This young man has a surprising amount of schmaltz, although he disguises it with attentiveness. He’s courtly and knowledgeable, yet unfazed by the presence of history. When listening to writers, he has an intelligent, measured reaction to seriousness (who knows on what level he really responds?). There’s the suggestion of immature sexuality in the dated female nude in his apartment. However, Bon Jovi’s physical confidence turns what could have been a cynical shot into a curious one. Sitting at an exercise machine, Robin tries to seduce Hilary (Thandie Newton) over the phone: he cradles the receiver in his hand as he steadily guides the lever, rising in a series of capable thrusts. The effect is one of “pulsion” — energy and expertise, rather than mockery. He’s also a great-looking guy who’s good with men — he’s affable and protective towards them, although his smile is nothing more than a gesture of indulgence, a set of ripples in the face. He has brilliant ways of moving in on others. He keeps his body slanted throughout a conversation, so that it is already halfway to intimacy; then, he can alter its implications by a slight tilt. By jutting a lip, his pensive mouth instantly turns blunt: it suggests a point of entry, into the face and personality.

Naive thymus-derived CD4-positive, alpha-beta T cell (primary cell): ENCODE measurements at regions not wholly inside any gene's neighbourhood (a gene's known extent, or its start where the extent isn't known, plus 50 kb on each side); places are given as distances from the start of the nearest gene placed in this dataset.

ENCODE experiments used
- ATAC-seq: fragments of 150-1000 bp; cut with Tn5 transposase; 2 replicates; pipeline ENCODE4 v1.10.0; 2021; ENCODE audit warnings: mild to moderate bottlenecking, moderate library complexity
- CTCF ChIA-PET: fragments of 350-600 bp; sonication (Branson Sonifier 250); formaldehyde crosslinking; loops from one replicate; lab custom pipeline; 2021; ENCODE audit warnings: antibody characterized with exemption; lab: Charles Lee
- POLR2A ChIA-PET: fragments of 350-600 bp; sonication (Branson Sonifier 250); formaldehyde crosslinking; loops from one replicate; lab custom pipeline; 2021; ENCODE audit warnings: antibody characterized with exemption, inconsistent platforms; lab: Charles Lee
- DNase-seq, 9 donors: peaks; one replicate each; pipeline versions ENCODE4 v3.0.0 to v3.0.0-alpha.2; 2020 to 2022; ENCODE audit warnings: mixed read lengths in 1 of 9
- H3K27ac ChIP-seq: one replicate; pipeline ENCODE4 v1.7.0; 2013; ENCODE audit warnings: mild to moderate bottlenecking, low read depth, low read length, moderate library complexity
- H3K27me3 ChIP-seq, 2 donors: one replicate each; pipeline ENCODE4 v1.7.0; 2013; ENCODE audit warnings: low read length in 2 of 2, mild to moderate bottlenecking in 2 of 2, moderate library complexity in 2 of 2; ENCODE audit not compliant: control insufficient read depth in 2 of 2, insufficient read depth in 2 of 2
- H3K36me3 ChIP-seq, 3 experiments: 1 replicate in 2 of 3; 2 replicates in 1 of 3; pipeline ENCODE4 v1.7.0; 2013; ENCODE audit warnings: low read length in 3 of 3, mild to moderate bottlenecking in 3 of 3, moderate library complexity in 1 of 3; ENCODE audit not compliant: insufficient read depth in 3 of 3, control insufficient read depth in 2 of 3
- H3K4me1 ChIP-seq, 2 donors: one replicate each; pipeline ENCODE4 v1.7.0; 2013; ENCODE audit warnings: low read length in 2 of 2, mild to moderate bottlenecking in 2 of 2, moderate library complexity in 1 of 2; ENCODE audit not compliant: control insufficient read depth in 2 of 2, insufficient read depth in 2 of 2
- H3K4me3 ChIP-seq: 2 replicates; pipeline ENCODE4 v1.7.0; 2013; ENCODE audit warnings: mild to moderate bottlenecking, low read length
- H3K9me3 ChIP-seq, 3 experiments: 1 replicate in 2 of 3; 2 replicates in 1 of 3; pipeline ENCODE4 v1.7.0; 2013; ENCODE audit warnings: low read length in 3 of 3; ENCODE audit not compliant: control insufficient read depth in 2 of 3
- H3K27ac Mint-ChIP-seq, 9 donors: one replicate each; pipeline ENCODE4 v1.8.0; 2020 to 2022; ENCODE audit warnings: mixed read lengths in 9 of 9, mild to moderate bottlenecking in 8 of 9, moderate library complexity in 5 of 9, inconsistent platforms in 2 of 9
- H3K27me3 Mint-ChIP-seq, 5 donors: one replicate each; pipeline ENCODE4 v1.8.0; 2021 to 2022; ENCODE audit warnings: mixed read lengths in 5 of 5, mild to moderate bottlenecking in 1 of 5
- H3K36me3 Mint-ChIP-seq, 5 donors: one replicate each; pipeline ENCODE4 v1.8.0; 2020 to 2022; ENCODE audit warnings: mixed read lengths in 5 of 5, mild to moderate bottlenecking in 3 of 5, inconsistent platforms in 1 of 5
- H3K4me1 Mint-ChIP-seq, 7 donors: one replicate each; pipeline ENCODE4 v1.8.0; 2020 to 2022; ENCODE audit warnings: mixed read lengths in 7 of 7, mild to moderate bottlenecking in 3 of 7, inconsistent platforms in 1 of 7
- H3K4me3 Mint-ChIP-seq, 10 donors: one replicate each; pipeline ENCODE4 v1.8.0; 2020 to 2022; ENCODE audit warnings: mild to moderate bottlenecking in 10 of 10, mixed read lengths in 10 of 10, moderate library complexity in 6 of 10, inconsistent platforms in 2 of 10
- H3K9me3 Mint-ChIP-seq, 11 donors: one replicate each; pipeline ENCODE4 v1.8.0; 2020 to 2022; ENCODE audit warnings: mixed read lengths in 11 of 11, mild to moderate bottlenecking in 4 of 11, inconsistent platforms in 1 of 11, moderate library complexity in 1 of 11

However, inward as he is, one of Bon Jovi’s best traits is his reactiveness to co-stars. We see his very expert handling of Newton’s body (who seems lost to wonder here), and his absolutely professional but tactile kiss. Robin manages to give Hilary the impression that he’s incredulously seducing her: he pretends to shape himself around her form, then vigorously bounds out of bed when he fails — he’s essentially unaffected by her. He’s very subtle in response to coarse female advances — though he does respond. He accepts a hug, not without interest; one fan gets an effortless purring smooch. He disarms girls by making “flippertigibbet” gestures — flapping his arms to act crazy, bobbing as Hilary tosses her scarf, and wearing socks while working out. Robin needles his conquests, like an older brother, calling them “silly” while guiding his fingers along. With Hilary, as well as the more reflective Elena (Anna Galiena), it’s one storybook embrace after another, but delivered with such urgency that it seems fresh each time. Women respond confusedly to his touch — the technically perfect, transcendent kiss.